However, this is an important line of inquiry. A lot of attention has rightly been given to the procurement, the TfL monies and other problems with the bridge. But the £30m from the national taxpayer has had many question marks hanging over it.

Their report will be widely circulated and reported in the news. But here are their key findings reproduced without comment from their press release

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Communities Protesting Lambeth Council

9 Oct 2016

Yesterday a few hundred people gathered in central Brixton to protest Lambeth Council for many ongoing local concerns, including the Garden Bridge. It was organised by a wide group of local activist groups who have concerns with how the dominant Labour council, and the few people who have prime control of it, have treated local communities over such issues as library closures, selling off of social housing, social cleansing of Brixton and more.


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Margaret Hodge’s Inquiry – one week on

3 Oct 2016

Just over a week ago Sadiq Khan announced that he had appointed Margaret Hodge MP to oversee an full inquiry into the Garden Bridge, its finances, history and oversight. It was widely picked up across the media (even, briefly, the Evening Standard) and will not only raise awareness about the numerous issues and concerns with the project, but also shed more light into some of the many dark corners.

Here we look at what will be covered by the report, how it was reported and what it means for the nailing of the Garden Bridge coffin.

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Joanna Lumley Digging Her Own Hole On The BBC

24 Sep 2016

It’s been a busy few days for the Garden Bridge since Lord Mervyn Davies, chair of the Garden Bridge Trust, was given the luxury of 500 words in the Times newspaper to advertise his development last week. The final trick in their book, when truly desperate, is to wheel out Joanna Lumley with her dulcet tones to sell the Garden Bridge. They also did this, though her appearance on BBC London Radio didn’t quite go as she had planned.

The Trust only get these two on the PR offensive when they face serious problems, and these outings foreshadowed their biggest yet as a new inquiry led by Margaret Hodge MP into the whole of the Garden Bridge from proposal to now, covering the procurement, Boris Johnson, TfL and funding has been announced – more on that in the next blog post.

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A Response To Mervyn Davies

21 Sep 2016

This week Lord Mervyn Davies wrote an advertorial for The Times newspaper. It was a total puff piece and every sentence seemed to offer a misleading statement or half-truth.

There was just too much in it to write a normal article, so instead I have annotated his article itself…

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Big Questions For Sadiq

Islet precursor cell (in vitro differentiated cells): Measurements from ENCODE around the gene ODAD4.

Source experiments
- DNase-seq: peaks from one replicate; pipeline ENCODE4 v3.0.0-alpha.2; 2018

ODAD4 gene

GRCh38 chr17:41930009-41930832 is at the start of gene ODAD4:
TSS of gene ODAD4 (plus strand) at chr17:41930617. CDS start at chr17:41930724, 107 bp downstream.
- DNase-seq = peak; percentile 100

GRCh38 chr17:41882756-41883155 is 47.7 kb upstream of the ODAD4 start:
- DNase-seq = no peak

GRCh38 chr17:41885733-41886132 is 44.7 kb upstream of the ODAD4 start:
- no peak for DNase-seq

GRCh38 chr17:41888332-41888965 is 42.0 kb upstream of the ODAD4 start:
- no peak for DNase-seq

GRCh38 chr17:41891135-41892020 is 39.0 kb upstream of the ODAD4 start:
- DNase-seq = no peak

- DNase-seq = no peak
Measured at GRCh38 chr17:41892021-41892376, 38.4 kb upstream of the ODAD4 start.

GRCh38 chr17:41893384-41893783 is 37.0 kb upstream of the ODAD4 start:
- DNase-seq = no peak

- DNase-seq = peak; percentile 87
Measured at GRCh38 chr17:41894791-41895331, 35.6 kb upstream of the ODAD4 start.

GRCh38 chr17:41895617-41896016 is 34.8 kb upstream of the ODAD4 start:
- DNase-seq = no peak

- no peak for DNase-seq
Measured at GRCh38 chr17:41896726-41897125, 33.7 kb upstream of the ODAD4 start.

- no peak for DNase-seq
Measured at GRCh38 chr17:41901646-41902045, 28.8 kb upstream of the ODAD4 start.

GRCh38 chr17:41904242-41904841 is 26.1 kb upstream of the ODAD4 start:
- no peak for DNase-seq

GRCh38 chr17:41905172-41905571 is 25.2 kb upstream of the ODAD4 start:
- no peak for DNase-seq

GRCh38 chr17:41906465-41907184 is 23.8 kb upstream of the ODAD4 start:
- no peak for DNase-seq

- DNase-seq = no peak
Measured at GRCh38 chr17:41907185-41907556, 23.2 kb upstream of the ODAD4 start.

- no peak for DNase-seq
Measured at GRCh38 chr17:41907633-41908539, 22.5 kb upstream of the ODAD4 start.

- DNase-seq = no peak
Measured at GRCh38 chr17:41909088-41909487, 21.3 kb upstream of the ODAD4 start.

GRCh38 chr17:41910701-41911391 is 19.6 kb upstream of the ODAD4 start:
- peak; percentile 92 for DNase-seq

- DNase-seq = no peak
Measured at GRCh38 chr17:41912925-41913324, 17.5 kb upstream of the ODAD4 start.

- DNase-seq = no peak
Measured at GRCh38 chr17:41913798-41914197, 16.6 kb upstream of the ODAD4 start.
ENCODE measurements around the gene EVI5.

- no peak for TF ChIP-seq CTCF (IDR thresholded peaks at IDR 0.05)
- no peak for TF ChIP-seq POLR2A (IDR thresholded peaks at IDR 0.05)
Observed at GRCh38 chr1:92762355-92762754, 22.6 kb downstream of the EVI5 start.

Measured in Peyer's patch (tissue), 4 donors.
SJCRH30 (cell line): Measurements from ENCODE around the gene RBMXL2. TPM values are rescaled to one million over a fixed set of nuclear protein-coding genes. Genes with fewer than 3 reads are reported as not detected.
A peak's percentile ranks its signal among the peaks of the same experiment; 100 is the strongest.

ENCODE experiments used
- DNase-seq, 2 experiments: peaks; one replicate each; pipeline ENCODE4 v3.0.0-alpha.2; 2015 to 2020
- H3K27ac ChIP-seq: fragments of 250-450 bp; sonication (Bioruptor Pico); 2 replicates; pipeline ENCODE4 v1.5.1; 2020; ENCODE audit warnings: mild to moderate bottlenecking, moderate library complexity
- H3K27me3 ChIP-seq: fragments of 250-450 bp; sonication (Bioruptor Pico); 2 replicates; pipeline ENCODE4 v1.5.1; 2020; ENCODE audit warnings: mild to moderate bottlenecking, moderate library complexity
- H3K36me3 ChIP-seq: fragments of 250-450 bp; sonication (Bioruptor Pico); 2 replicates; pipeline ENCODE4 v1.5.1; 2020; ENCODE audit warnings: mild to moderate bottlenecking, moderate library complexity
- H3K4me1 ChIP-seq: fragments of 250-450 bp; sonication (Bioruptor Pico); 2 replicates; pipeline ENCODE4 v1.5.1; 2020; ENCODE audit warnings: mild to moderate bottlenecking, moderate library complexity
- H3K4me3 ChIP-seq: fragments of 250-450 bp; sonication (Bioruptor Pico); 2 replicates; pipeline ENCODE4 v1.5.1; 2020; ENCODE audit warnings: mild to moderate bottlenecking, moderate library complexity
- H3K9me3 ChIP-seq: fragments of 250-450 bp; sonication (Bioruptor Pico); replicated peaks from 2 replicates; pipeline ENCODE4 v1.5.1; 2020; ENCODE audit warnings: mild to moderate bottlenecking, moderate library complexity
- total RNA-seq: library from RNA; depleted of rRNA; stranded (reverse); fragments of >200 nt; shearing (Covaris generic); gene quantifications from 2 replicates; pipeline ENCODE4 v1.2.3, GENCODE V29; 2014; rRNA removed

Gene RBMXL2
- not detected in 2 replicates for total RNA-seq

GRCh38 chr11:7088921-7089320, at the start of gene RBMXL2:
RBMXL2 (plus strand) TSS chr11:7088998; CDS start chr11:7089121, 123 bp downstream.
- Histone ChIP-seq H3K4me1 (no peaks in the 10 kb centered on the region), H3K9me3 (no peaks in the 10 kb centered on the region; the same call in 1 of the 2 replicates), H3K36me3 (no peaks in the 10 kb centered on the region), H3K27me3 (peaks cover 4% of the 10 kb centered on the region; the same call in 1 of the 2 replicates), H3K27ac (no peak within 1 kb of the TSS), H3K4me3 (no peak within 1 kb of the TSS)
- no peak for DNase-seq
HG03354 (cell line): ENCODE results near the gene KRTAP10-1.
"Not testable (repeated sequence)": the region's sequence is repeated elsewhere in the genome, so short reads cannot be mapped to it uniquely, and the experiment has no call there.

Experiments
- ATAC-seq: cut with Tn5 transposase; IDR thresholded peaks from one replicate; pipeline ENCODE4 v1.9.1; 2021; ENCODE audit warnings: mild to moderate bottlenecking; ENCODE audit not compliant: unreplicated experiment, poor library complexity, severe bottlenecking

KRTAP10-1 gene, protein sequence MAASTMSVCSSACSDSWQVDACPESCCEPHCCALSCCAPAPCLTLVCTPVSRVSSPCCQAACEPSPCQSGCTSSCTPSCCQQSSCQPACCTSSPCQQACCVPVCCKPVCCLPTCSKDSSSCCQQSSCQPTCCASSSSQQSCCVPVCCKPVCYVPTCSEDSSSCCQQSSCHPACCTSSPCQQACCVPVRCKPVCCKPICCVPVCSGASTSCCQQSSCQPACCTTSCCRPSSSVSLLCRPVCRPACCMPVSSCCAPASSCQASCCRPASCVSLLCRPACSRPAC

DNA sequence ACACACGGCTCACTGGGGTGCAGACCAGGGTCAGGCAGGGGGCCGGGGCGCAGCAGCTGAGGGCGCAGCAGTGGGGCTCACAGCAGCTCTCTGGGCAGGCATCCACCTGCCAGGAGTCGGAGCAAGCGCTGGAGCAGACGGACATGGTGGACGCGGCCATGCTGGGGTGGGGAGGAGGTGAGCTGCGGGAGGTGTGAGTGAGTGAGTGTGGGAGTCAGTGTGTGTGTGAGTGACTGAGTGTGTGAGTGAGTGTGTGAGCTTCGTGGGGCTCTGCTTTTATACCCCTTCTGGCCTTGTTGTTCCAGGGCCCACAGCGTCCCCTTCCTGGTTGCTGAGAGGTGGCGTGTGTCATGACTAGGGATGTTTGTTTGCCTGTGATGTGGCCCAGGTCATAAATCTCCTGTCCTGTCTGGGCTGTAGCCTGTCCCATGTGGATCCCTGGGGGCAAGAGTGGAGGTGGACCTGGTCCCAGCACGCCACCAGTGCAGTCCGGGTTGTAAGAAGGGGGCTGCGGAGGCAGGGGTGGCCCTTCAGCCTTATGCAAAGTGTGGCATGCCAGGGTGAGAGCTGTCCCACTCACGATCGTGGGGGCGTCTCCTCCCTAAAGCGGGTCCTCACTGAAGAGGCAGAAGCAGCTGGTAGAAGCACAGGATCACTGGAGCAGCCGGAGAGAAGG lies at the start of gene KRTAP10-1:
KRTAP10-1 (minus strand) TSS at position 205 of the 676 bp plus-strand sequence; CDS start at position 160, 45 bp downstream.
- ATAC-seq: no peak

14 Sep 2016

Today is one of the 10 yearly Mayor’s Question Times when Assembly Members get to put questions to the mayor in order to maintain their role of scrutiny and oversight of his actions. With the amount that has happened in the last few weeks with the Garden Bridge it’s an important one for Sadiq, but he has history of ducking any real answers in favour of somewhat meaningless slogans and shifting responsibility onto other parties. Today he has the chance to act like a mayor.

Throughout his campaign and since becoming mayor Sadiq has singularly refused to meet any of the opponents of the Garden Bridge or the local community who will be so affected by the development. Under his watch the Garden Bridge has escelated in cost, had funders withdraw, have serious questions asked across the media – and yet he still refuses any responsibility, hasn’t shown any leadership and shamefully has not initiated the mayoral investigation he claimed had begun.

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LBC update on the “£185m bridge to nowhere”

13 Sep 2016

Theo Usherwood, the political editor of LBC, has just published an article on the morning Nick Ferrari show updating on the Charity Commission investigation into the Garden Bridge and revealing some damning insights from City Hall, the Government and even from the Garden Bridge Trust themselves.

While publicly the Garden Bridge Trust say everything is going swimmingly and on track, only one donor is willing to give money up front and it’s revealed that even the Trustees now have grave concerns for the viability of the development.

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Newsnight & The Evening Standard: A Comparison

9 Sep 2016

The speech about the Garden Bridge in Parliament by MP Kate Hoey has been causing a stir. The thorough pulling apart of some of the many issues of the development that Hoey subjected the dying project to has helped pull a lot of the non-financial concerns into wider discussion as well as raising new questions about the huge financial concerns of the development.

This post offers two responses to Hoey’s End Of Day Adjournment Debate; one from Hannah Barnes, Newsnight journalist who has been covering the ill-fated project of late, and another from Kate Proctor in the Evening Standard managing to stretch the title “journalist” to its limits. Comparing the two makes for an interesting exercise in the work of journalists and the importance of a media that can be trusted.